EPSRC RISE: Making Connections Training
CDT student Megan Bickle talks about her experience at Recognising Inspirational Scientists and Engineers (RISE) training run by EPSRC.
“I recently started a PhD in atmospheric science, researching the intensity of storms in the West African Monsoon. I find this topic incredibly interesting; getting to grips with the intricacies of such a complicated system as the weather feels like I’m beginning to pick away at the fabric that shapes our world. Successful scientific research is by definition ground-breaking, delivering a wealth of possibilities with each discovery. Unfortunately, the vitality and health of our scientific community often seems under-represented in governmental decision making. For me this is a serious problem. A well-funded scientific community encourages novel discoveries, often resulting in spin-off technologies and industry. Investing in academic research also encourages environments which produce highly skilled workforces and so higher national productivity levels.
Perhaps equally worrying, the pragmatic, evidence based thinking involved in science often seems lacking in decisions that affect our society as a whole. To ensure that scientific research and interests are strongly represented in the decision making of government, scientists must develop new skills.
With that in mind I applied for the RISE Making Connections training organised by the EPSRC, the Engineering and Physical Science Research Council, who fund my research. The training itself consisted of an introduction to the structure and process of the British government and parliaments as well as media training.
It was interesting to hear from Sarah Foxen, a Social Science Adviser from POST, the Parliamentary Office of Science and Technology, on their role in government and the process involved in creating POSTits which are detailed summaries of a current issue related to science which is likely to have a large impact on the country. These are often created by Fellowes, PhD students who are completing three-month placements with different Research Councils.
Harry Beeson a Committee for the Science and Technology Select Committee also explained the importance of select committees in parliament. He was able to explain how scientists can become involved in submitting academic research into relevant select committee inquiries as well as appear before a select committee hearing. As well as how scientists can use such experiences as evidence of impact and publications which universities often demand. This was interesting to learn about however, I feel that there may be some time until I achieve a level of experience from which I can contribute in this manner.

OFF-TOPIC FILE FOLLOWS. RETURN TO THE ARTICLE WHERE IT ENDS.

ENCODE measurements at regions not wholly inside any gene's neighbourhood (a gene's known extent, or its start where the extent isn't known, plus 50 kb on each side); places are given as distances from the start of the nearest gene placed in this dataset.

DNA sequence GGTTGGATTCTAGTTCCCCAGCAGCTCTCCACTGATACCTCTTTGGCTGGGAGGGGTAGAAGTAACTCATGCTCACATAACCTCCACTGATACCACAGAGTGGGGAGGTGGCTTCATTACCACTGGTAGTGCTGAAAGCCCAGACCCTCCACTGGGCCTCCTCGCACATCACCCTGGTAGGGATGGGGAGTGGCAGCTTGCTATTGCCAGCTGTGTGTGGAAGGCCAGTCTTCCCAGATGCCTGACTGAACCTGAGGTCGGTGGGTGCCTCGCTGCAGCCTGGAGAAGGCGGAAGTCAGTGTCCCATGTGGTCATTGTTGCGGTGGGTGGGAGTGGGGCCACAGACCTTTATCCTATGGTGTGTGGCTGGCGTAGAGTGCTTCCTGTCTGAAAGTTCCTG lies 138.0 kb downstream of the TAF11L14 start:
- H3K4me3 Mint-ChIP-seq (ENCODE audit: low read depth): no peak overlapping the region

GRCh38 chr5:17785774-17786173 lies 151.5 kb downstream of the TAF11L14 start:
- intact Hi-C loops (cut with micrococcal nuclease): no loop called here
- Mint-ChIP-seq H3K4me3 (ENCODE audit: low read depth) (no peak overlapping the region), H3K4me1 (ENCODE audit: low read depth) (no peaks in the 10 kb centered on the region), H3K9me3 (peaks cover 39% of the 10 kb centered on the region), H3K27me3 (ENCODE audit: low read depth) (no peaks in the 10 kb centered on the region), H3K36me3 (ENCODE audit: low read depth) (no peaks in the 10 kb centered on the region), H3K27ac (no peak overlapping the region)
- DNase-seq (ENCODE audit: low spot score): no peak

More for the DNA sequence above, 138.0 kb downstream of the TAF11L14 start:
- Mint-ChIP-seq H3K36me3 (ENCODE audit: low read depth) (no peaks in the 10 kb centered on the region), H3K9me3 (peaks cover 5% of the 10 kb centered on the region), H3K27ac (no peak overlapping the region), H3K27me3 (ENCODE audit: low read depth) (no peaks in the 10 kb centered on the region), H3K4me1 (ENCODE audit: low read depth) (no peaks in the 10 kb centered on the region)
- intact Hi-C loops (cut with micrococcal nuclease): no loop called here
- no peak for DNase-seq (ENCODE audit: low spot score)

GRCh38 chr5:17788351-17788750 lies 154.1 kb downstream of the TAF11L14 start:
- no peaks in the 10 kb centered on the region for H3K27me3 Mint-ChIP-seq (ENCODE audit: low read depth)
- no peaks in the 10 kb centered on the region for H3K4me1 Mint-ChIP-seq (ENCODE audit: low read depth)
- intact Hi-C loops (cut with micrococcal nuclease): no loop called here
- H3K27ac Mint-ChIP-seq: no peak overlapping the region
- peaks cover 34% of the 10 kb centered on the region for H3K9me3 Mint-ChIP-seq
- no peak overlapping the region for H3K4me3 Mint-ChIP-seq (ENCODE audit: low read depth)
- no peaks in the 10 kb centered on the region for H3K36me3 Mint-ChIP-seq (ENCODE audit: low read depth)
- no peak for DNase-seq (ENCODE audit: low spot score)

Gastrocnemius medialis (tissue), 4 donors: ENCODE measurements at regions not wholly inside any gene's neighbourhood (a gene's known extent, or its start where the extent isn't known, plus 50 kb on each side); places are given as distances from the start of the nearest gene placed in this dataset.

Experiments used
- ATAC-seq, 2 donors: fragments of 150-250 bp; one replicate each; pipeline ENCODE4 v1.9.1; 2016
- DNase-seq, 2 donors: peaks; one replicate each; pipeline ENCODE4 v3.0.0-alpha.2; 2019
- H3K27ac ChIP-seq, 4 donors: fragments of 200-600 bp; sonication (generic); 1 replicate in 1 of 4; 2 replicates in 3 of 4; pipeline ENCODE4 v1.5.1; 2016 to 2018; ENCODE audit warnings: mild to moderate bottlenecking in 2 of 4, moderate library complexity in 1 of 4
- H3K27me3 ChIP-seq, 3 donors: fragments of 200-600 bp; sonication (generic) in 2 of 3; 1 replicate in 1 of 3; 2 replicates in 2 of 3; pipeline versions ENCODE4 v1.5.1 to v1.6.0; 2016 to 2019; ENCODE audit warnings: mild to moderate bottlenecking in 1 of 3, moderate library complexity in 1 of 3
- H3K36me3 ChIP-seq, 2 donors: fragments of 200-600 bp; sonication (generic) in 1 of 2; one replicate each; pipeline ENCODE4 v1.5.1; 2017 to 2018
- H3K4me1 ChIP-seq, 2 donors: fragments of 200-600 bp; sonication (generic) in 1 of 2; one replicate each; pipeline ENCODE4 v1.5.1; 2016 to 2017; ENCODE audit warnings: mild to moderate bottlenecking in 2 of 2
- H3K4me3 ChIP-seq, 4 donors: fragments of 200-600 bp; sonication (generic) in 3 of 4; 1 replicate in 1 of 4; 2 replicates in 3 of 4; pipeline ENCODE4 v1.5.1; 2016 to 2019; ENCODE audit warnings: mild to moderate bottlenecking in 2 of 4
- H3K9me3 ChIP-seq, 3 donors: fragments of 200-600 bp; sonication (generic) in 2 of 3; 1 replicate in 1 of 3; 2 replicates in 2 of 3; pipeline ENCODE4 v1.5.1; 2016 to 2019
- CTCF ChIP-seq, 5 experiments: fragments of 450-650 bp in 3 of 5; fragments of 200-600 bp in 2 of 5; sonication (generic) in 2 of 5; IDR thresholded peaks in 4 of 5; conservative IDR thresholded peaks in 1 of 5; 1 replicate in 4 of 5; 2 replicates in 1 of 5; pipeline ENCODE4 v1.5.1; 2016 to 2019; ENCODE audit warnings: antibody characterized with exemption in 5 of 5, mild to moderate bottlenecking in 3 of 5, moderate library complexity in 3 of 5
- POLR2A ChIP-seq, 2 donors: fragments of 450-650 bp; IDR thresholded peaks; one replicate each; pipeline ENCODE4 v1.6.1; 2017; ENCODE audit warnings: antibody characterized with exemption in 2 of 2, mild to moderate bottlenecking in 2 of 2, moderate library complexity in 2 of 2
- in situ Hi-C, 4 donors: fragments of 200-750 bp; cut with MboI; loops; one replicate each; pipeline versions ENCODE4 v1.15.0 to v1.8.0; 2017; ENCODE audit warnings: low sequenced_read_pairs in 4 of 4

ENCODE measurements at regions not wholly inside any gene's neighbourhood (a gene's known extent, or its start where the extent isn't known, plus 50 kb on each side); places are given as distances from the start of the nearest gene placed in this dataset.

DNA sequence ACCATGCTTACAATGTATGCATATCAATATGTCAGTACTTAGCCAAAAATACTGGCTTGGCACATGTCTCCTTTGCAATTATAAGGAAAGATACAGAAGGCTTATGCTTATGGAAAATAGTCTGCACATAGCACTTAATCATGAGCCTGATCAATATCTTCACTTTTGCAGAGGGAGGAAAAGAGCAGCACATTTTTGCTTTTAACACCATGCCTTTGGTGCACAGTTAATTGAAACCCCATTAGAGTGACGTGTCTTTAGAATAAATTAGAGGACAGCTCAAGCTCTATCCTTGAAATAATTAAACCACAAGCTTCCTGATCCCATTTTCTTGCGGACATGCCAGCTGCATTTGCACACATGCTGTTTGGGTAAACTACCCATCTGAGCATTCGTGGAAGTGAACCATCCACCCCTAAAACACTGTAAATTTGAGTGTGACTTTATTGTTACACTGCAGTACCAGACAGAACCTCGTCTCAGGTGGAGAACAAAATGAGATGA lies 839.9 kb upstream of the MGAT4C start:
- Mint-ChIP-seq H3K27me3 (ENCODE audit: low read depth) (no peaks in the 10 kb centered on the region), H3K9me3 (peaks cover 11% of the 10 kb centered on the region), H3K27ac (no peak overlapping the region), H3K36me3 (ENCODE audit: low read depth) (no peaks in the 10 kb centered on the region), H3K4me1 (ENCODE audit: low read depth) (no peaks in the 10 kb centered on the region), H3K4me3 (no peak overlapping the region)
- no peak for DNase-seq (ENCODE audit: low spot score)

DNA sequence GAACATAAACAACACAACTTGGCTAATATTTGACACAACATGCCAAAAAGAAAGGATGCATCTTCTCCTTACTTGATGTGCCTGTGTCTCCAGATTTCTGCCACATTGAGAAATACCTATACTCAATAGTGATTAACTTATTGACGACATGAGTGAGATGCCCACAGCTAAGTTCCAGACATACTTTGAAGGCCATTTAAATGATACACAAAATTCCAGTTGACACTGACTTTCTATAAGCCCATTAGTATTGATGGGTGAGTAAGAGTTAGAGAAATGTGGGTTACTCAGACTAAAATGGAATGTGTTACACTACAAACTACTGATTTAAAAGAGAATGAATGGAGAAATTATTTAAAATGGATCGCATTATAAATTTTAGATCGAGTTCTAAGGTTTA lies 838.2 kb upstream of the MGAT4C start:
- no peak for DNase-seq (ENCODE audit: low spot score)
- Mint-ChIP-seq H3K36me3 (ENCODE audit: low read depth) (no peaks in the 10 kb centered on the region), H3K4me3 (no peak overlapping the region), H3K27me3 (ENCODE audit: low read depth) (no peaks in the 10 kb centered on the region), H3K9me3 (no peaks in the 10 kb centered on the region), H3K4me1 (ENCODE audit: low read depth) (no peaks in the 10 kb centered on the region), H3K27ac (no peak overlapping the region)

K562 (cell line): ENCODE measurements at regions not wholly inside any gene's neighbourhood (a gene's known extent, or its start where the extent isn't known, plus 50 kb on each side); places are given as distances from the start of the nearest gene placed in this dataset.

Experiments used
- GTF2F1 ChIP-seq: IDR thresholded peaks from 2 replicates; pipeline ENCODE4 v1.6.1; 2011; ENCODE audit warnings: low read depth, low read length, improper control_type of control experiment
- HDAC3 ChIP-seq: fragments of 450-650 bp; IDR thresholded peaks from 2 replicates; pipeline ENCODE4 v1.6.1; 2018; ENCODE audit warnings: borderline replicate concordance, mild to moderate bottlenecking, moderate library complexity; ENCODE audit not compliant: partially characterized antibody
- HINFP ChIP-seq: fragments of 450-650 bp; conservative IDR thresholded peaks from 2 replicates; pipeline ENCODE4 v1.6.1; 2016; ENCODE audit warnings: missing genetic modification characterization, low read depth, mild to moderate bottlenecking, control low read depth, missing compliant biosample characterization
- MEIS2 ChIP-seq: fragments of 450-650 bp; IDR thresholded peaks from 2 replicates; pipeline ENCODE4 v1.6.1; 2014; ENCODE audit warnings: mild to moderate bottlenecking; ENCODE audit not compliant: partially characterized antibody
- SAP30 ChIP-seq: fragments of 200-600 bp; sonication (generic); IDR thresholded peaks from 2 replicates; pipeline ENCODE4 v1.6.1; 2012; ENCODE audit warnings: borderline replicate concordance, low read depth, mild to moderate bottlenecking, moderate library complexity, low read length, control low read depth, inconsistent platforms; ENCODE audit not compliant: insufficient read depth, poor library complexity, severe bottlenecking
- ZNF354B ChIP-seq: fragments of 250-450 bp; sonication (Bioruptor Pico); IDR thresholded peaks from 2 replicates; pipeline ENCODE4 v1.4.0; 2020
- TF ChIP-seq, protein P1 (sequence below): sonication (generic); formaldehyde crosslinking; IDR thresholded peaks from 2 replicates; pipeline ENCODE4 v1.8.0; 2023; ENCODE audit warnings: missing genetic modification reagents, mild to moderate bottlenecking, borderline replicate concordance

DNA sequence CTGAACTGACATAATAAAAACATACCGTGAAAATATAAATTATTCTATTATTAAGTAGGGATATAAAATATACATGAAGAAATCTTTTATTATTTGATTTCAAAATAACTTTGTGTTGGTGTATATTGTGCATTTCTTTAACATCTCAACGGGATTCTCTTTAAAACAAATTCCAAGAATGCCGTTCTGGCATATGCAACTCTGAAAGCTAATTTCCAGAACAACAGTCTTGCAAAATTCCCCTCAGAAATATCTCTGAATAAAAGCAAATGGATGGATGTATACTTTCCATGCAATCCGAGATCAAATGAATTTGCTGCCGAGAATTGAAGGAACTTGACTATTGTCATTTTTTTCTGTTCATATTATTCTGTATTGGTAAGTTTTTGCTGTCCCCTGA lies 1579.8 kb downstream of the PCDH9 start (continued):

Additionally, we learnt how to identify members of parliament whose interests are likely to overlap with our research and who may be amenable to some discourse and collaboration. One point they both made was that it is often more effective to lobby parliament than Whitehall as MPs have the responsibility of questioning the current government. I hope to make use of these insights to promote atmospheric science with parliamentarians and their researchers to ensure our interests and more strongly represented.
The media training was interjected with audio clips of examples of different scientific communicators which highlighted the format of most media interaction with scientists. We learnt how to prepare for such occasions so that the message that you provide aligns with your intentions. In particular, it was heavily recommended to choose three key messages you wish to highlight as well as understanding that you must be able to ‘sell’ the story – why should the audience care? Preparing a toolkit which contains examples and anecdotes which make your research more accessible to a general audience was also suggested. Once created this can be recycled for different occasions. Creating an easily obtained public profile which clearly shows your background, skills and previous media experience was also highlighted as important. This allows politicians and members of the media, who often have little time, to both find you and quickly check your credentials, e.g. a simple podcast can demonstrate your skills as a science communicator.
At the end of the second day we were tasked with creating connections with a number of people who would aid in promoting our research field or supportive in our research. This is an exciting challenge to create a better network of people who can collaborate to ensure research in my field is both relevant to issues within society and impactful. This effort will culminate in a debate in January around ‘What makes a good science communicator?’ where my connections will be invited to attend.”
To find out more about RISE, please visit: https://www.epsrc.ac.uk/skills/rise/